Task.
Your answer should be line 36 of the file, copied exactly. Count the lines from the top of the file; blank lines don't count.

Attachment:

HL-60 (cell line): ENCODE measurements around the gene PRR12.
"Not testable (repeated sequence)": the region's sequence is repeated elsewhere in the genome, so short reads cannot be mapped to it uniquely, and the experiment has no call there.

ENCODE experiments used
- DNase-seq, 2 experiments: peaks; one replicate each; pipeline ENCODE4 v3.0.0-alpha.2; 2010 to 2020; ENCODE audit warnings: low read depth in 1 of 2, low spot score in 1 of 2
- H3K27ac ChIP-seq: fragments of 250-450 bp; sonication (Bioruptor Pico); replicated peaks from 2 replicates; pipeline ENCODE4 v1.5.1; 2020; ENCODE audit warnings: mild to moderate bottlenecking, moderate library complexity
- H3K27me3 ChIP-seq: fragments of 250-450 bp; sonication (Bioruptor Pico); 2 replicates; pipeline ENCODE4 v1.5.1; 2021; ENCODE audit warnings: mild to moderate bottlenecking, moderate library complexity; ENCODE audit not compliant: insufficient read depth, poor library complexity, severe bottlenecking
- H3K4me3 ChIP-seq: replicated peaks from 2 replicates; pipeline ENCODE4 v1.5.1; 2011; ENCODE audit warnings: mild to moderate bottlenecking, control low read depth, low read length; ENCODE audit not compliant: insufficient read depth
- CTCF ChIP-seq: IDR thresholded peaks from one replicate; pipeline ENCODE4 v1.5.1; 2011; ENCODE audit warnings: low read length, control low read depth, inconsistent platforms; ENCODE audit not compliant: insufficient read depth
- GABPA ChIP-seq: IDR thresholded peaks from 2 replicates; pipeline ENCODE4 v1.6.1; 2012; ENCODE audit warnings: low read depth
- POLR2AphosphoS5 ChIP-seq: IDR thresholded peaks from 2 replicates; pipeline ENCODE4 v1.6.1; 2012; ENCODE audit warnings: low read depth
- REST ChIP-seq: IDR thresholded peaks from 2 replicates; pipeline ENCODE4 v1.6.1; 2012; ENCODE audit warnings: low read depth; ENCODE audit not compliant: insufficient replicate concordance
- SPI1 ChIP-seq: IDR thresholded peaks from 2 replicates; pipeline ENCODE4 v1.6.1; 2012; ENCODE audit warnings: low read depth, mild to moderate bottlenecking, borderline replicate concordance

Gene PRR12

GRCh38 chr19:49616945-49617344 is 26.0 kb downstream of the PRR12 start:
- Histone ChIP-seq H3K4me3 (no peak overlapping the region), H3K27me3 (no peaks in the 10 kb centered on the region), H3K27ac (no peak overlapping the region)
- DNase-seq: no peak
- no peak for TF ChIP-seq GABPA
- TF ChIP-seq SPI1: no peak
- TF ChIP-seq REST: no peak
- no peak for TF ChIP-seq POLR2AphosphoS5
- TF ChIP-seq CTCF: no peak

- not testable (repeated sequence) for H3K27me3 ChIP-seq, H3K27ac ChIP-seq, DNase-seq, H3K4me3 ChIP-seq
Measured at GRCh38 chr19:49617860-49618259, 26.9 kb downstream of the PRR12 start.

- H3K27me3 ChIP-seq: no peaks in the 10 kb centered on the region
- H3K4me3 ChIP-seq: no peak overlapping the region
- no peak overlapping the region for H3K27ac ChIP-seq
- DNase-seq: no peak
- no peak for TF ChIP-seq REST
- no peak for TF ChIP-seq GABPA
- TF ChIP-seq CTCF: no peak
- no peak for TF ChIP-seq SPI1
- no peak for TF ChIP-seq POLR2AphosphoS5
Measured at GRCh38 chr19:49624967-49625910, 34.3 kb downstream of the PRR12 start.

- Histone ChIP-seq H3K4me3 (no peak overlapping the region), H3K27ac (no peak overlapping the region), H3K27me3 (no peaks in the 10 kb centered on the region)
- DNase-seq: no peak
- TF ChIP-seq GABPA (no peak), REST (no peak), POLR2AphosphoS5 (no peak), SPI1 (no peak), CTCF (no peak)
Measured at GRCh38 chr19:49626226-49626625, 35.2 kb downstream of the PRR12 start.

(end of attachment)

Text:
- TF ChIP-seq GABPA (no peak), REST (no peak), POLR2AphosphoS5 (no peak), SPI1 (no peak), CTCF (no peak)